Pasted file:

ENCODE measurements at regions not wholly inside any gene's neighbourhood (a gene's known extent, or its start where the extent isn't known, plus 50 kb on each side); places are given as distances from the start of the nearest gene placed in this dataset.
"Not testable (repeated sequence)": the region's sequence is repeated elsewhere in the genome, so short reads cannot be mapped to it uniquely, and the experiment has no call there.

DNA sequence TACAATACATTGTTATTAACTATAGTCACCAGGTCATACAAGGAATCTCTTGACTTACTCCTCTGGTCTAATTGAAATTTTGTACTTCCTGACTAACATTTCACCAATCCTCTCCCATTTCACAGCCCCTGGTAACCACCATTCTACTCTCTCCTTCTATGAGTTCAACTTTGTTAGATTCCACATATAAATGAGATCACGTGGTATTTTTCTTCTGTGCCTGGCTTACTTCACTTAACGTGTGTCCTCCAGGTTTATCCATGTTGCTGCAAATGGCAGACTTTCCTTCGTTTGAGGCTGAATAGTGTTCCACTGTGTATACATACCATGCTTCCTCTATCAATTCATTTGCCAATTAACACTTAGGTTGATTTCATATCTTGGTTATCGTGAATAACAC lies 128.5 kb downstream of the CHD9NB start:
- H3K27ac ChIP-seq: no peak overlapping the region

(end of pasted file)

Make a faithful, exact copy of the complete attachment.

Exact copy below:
ENCODE measurements at regions not wholly inside any gene's neighbourhood (a gene's known extent, or its start where the extent isn't known, plus 50 kb on each side); places are given as distances from the start of the nearest gene placed in this dataset.
"Not testable (repeated sequence)": the region's sequence is repeated elsewhere in the genome, so short reads cannot be mapped to it uniquely, and the experiment has no call there.

DNA sequence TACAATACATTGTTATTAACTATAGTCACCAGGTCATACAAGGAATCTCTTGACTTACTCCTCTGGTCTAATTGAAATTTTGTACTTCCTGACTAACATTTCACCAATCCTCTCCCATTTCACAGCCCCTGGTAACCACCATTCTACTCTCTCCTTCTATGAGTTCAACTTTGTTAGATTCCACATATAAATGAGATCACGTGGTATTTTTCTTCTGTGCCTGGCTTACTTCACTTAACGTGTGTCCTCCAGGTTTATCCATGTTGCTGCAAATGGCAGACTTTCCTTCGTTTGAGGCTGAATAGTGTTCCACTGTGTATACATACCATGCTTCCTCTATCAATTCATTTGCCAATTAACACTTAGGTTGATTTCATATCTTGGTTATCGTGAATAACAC lies 128.5 kb downstream of the CHD9NB start:
- H3K27ac ChIP-seq: no peak overlapping the region